Path Five: Research
Support pioneering research that can accelerate the field.
In the mid-1980s, philanthropist Irene Diamond was alarmed by the AIDS epidemic beginning to ravage her hometown of New York City. Fear, prejudice, and confusion were hindering government and institutional investments in AIDS research, she learned. A few years earlier, Irene and her husband Aaron, a real estate developer, had decided to give most of their assets to their foundation and committed to spending down. After his death, she founded the Aaron Diamond AIDS Research Center, or ADARC, making the Diamond Foundation the largest private funder of AIDS research in the United States.
The new center opened in 1991 and soon began making valuable scientific advancements. ADARC pioneered the use of combination “cocktail” drug therapy to treat AIDS, which has helped reduce the death rate from HIV in America to one fifth of what it was 20 years ago. The center also developed protease inhibitors, clarified the virus’s path in the body, and identified a gene mutation that confers immunity to HIV. In 1996, the year the Diamond Foundation closed, Time magazine selected ADARC’s director Dr. David Ho as Man of the Year for his team’s groundbreaking AIDS research, which saved millions of lives.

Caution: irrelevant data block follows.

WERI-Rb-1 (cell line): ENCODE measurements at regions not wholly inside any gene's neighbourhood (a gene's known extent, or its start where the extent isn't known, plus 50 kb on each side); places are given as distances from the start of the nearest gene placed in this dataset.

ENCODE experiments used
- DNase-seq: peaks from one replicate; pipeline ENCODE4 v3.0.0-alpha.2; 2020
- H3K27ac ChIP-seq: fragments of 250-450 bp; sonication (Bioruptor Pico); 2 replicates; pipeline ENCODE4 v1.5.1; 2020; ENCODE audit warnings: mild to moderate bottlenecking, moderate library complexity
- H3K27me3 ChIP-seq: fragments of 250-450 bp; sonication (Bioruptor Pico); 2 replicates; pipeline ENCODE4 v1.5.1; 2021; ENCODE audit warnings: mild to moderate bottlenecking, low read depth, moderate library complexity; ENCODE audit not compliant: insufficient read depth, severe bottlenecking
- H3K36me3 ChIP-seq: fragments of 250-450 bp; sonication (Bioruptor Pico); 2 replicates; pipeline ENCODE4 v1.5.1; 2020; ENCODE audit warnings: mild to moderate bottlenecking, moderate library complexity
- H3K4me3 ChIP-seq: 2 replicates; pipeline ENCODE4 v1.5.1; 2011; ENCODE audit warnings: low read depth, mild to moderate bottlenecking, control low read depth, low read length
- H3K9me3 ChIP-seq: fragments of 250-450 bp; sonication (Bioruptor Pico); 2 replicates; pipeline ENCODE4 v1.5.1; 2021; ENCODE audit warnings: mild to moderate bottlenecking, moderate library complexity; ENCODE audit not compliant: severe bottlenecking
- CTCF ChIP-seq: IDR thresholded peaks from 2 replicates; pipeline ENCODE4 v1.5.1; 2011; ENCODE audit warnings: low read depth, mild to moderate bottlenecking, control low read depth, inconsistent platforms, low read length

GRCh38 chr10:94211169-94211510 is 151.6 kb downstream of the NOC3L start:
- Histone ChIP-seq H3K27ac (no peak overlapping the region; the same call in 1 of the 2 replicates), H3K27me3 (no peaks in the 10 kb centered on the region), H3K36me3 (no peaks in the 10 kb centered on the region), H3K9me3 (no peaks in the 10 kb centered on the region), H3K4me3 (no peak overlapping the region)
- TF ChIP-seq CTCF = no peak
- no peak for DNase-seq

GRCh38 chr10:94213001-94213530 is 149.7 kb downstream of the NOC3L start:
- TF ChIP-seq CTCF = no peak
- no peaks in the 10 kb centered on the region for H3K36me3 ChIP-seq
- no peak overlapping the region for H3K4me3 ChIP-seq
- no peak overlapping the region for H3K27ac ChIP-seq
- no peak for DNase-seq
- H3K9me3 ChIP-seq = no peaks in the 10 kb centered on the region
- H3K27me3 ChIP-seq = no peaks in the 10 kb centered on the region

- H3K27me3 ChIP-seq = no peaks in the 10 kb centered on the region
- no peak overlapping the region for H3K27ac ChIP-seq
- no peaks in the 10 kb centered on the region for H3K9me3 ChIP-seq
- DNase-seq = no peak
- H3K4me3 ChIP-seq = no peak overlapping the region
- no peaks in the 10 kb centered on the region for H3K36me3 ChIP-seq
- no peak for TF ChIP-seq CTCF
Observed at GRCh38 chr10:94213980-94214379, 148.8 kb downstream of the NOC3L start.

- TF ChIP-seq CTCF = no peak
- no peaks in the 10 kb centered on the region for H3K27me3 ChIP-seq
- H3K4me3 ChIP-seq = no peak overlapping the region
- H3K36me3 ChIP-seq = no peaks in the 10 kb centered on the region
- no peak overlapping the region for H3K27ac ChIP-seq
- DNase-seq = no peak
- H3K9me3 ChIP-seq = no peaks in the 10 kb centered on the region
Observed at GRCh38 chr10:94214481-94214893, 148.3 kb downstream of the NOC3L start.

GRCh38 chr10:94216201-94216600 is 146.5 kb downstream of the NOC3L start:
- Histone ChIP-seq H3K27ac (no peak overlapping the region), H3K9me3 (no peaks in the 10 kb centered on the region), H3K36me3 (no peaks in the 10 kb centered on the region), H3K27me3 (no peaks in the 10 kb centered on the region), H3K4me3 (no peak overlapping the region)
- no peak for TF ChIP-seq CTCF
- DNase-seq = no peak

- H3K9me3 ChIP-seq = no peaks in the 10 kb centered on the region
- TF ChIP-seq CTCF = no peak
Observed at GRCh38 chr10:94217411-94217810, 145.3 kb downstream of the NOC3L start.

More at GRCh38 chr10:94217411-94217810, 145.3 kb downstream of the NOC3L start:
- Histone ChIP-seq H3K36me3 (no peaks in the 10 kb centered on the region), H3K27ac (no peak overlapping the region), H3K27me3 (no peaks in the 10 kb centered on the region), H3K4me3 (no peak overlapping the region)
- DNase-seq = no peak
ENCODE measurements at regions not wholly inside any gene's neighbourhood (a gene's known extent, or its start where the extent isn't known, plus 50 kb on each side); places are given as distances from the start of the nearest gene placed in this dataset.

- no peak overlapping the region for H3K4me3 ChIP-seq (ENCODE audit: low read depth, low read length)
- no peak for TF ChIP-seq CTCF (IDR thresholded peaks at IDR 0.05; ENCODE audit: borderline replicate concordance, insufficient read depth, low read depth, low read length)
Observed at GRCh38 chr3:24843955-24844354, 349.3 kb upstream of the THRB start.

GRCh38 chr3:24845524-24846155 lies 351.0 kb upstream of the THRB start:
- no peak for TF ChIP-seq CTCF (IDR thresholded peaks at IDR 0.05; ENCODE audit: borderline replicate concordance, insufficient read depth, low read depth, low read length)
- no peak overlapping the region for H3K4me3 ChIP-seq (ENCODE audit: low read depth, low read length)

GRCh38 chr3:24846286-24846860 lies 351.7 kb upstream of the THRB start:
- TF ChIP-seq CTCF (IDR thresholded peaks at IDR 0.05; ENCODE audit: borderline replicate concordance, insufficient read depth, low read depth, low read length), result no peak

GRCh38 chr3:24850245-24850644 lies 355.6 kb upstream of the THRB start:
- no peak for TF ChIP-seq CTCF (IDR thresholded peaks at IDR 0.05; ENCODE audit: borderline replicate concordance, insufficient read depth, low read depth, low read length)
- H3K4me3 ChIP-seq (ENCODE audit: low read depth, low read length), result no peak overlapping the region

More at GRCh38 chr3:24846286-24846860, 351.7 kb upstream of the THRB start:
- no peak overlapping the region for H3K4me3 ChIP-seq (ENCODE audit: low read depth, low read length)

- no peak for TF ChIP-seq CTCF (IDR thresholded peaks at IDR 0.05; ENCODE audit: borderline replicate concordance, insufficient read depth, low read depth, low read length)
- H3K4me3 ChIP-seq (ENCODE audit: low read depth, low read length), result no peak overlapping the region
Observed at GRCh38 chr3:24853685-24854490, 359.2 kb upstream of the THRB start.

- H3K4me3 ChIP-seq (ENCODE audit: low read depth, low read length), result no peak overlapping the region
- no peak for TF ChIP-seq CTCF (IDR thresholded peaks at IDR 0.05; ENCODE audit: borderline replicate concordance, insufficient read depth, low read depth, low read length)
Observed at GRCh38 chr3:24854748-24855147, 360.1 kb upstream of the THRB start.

Investing in research can be a powerful lever for lasting influence if information gaps or urgent questions are impeding progress.
The urgency of deadlines
In all of these examples, the donors’ knowledge that their giving would soon cease was a compelling motivator to use time and money wisely. Faced with the urgency of a hard sunset deadline, they sought a clear, direct path between their investments and lasting impact.
Determining which pathway to follow is a complex decision in which values and beliefs, data and analysis, and time frame and resources all must be considered. For instance, if the spend-down date is 30 years away, the best path might entail incubating a new institution or evaluating a program’s long-term effects. If the foundation or program is ending in two years, cultivating partnerships may be a better focus. If conditions are likely to evolve after the investment ends, supporting institutions or leaders who can adapt may provide more flexibility than investing heavily in unproven programs.
Carefully thinking through goals and pathways takes time and hard work, but spend-down philanthropists who have done it can testify that the payoff is worth the effort. The result is a clear strategy and better odds of results that will endure long after the last dollar is spent.
Susan Wolf Ditkoff is a partner and the co-leader of the philanthropy practice in the Bridgespan Group’s Boston office, where Amy Markham is a manager. Special thanks to Bridgespan associate consultant Colin Murphy who assisted with this research.